The seizure is the largest single importation intercepted in the Island.
Alexander David Cullen, who gave a thumbs-up to the public gallery as he was led out of court, boarded Condor Liberation from Poole on the premise of selling a ‘child’s quad bike’ to an Islander.
However, when the 29-year-old was stopped, Customs officers noticed his ‘hands trembling’. A subsequent search of the van he travelled in uncovered the enormous stash hidden in the fuel tank in 16 wrapped packages.
The Royal Court heard that Cullen had developed a serious drug addiction while living in Ibiza – consuming 1.5g of cocaine and 2g of cannabis every day – and as a result had built up substantial drug debts totalling around £20,000. The defendant, who is originally from Liverpool, said that in order to pay off his debt he volunteered to mind drugs but they were subsequently stolen and the debt remained outstanding.
Cullen then returned to Liverpool, getting himself a job at John Lennon Airport, reducing his daily drug intake and, after eight months back in the UK, assumed his debt had been cleared.
Crown Advocate Matthew Maletroit, prosecuting, said that Cullen bumped into a drug dealer who warned him the debt had now risen to £30,000, that they knew where he lived and that he needed to do something to pay them back. It was heard that his van was then taken and drugs hidden inside it. Cullen claimed that he did not know what, or how much, had been concealed.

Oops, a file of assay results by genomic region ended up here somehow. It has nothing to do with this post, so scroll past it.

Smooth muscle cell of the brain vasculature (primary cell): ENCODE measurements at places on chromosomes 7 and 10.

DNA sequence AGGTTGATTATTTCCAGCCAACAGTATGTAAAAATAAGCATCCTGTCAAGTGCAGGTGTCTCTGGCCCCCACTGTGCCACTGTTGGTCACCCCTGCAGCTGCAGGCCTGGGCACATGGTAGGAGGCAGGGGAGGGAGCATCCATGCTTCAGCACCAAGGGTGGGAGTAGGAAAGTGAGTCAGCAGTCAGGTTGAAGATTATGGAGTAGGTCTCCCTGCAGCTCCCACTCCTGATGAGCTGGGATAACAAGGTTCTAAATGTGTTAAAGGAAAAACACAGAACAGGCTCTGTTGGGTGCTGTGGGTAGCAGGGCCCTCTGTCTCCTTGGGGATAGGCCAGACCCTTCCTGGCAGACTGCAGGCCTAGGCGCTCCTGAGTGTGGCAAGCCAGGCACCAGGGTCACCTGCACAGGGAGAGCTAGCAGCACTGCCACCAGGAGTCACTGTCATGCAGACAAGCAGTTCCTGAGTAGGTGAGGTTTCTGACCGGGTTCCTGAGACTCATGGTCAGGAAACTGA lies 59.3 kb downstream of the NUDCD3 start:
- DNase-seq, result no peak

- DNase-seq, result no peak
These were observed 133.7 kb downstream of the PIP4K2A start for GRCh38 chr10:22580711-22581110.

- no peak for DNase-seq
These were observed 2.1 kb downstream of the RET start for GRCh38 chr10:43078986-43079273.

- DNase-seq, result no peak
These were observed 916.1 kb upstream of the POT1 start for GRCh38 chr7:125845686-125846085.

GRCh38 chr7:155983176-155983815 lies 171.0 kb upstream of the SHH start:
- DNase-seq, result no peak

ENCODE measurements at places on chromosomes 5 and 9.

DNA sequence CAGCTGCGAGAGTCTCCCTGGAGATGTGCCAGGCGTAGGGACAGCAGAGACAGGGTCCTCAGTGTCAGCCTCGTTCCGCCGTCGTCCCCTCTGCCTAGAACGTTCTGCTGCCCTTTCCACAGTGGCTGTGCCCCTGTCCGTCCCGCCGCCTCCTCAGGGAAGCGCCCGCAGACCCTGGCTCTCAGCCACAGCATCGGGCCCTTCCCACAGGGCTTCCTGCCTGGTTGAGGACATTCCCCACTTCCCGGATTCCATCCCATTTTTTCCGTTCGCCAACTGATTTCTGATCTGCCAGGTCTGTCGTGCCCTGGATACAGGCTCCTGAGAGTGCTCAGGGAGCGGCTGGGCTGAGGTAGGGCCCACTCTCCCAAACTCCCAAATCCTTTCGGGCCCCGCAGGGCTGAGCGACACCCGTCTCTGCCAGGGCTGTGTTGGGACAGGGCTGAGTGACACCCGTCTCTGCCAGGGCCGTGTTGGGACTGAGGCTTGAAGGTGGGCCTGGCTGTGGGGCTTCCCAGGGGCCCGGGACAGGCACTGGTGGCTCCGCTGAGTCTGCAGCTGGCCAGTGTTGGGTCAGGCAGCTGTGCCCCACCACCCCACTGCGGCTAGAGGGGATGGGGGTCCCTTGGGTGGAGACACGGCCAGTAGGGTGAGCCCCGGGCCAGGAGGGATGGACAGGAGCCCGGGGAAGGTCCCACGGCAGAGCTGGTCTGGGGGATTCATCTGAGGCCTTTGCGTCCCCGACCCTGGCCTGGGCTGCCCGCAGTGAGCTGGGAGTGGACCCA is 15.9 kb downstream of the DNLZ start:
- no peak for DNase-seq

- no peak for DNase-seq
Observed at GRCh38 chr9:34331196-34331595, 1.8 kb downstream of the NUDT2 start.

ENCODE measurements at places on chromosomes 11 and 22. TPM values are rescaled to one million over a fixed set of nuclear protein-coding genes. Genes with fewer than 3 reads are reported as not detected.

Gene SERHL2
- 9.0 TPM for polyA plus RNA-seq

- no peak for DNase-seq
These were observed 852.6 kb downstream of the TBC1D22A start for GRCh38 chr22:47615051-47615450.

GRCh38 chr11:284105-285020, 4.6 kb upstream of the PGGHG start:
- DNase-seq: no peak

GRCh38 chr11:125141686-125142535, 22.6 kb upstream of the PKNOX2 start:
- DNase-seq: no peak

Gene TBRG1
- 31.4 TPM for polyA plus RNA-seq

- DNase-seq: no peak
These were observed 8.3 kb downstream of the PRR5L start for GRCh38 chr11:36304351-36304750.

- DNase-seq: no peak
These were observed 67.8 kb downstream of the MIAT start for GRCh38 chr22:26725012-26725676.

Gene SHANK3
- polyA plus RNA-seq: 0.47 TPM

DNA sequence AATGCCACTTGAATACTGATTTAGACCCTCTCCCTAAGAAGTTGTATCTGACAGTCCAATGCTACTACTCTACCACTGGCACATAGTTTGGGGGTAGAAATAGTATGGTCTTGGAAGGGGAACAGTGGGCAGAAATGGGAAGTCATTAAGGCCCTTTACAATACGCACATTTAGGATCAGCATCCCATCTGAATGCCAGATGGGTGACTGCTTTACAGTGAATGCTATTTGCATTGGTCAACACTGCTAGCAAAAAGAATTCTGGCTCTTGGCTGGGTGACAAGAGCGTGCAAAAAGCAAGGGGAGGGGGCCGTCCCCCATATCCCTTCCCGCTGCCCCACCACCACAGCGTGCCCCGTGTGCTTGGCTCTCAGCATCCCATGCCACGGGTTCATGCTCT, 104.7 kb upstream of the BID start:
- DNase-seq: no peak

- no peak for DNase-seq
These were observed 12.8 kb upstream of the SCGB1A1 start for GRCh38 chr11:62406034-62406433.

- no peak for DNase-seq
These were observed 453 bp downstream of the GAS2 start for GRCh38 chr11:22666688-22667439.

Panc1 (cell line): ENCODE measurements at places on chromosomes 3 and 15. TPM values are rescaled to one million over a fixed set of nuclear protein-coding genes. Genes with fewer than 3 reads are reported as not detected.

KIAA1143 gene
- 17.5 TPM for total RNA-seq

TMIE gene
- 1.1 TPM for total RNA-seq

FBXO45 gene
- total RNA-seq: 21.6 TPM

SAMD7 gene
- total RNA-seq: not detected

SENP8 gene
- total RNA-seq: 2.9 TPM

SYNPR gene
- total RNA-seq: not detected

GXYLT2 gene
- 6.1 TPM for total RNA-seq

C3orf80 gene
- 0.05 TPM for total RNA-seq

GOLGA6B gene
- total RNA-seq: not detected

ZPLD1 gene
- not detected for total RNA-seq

The heroin packages had an average purity of 21%, although two packages were measured at a 56% purity.
Customs estimate that, if sold at street level, the haul could have been worth as much as £10 million.
Pushing for a 14-year jail term, Advocate Maletroit said that couriers played a significant role in the supply chain and without them the local market would collapse.
Advocate Sarah Dale, defending, said that her client – the only category-A prisoner at La Moye – was ‘under no illusion that he would receive a substantial prison sentence’ but said the one proposed by Advocate Maletroit was too high.
‘Someone who is high up in command and who is likely to profit significantly is more culpable than someone who is the courier of drugs and who is not likely to know the quantity of drugs or profit from them,’ she said.
‘We are looking at a courier and nothing more. The Crown suggests that he may be close to the source because of the quantity of drugs and his previous involvement in drugs.
‘But there is no evidence that Mr Cullen was close to the source.’
She added that Cullen had pleaded guilty and had ‘taken real steps to move away from his old life’ but his previous associates did not appreciate the new direction that he was trying to move in and his ‘past ultimately caught up with him’.
In sentencing, the Bailiff, Tim Le Cocq, described the seizure as ‘unprecedented’.
‘We are a small island and the effect of such a substantial importation into the Island is felt and has greater prejudice than in a larger jurisdiction, hence the court’s strict and uncompromisable sentencing policy,’ he said.
‘We accept your role of courier but couriers are an important part of the supply chain.
‘The damage would have been substantial indeed had it not been foiled.’
Mr Le Cocq ordered the forfeiture of the drugs and Cullen’s van.
Jurats Jerry Ramsden, Barbara Thomas, Jane Ronge, Tony Christensen and Steven Austin-Vautier were also sitting.